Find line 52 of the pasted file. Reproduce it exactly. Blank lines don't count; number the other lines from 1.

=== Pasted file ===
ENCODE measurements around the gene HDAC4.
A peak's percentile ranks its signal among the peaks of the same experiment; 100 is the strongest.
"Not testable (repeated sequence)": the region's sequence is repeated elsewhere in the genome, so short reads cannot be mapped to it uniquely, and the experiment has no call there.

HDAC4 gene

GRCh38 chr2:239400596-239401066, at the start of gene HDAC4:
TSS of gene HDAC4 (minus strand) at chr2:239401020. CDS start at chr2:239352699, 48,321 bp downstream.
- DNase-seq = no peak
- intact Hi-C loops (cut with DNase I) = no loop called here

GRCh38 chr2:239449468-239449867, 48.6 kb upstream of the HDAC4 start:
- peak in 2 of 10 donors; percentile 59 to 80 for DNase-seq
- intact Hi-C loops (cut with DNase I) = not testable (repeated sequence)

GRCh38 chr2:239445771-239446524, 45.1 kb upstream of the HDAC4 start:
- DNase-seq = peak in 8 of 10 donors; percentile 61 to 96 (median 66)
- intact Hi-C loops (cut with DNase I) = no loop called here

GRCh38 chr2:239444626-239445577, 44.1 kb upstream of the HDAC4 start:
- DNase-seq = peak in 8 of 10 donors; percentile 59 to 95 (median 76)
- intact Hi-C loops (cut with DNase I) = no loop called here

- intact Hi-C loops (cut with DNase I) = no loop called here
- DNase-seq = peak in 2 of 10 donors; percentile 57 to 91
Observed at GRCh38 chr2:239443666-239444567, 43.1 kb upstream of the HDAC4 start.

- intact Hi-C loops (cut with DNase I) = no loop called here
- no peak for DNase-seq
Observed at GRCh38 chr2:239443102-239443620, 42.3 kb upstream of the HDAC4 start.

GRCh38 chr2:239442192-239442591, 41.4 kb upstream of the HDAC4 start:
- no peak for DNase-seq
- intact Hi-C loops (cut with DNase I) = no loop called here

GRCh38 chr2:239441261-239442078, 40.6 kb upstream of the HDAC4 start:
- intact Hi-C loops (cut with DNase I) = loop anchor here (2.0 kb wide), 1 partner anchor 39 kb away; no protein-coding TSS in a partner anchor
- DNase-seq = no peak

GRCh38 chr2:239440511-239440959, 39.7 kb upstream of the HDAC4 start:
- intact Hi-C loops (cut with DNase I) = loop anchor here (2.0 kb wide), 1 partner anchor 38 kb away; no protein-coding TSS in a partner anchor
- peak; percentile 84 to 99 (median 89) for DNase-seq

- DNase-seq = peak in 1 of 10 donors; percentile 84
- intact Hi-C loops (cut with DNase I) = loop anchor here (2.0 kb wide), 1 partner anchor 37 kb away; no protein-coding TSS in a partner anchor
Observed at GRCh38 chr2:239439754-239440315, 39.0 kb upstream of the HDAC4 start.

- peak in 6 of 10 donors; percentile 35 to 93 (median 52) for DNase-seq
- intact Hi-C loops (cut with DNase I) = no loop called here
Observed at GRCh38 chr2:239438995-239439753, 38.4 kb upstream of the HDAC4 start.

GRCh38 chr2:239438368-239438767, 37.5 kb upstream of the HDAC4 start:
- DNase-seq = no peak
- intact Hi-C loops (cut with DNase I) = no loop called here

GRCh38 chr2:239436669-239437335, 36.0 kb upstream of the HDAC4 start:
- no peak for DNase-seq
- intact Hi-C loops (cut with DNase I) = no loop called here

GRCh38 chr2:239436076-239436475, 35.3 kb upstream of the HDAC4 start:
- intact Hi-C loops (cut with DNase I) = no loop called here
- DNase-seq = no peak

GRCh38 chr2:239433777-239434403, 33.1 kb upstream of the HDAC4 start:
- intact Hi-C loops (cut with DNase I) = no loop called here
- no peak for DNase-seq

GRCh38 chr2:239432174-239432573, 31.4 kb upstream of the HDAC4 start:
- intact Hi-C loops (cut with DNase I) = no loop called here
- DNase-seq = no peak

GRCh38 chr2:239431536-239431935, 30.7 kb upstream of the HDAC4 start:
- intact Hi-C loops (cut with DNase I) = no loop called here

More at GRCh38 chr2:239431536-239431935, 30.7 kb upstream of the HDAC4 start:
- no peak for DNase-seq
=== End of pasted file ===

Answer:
- intact Hi-C loops (cut with DNase I) = no loop called here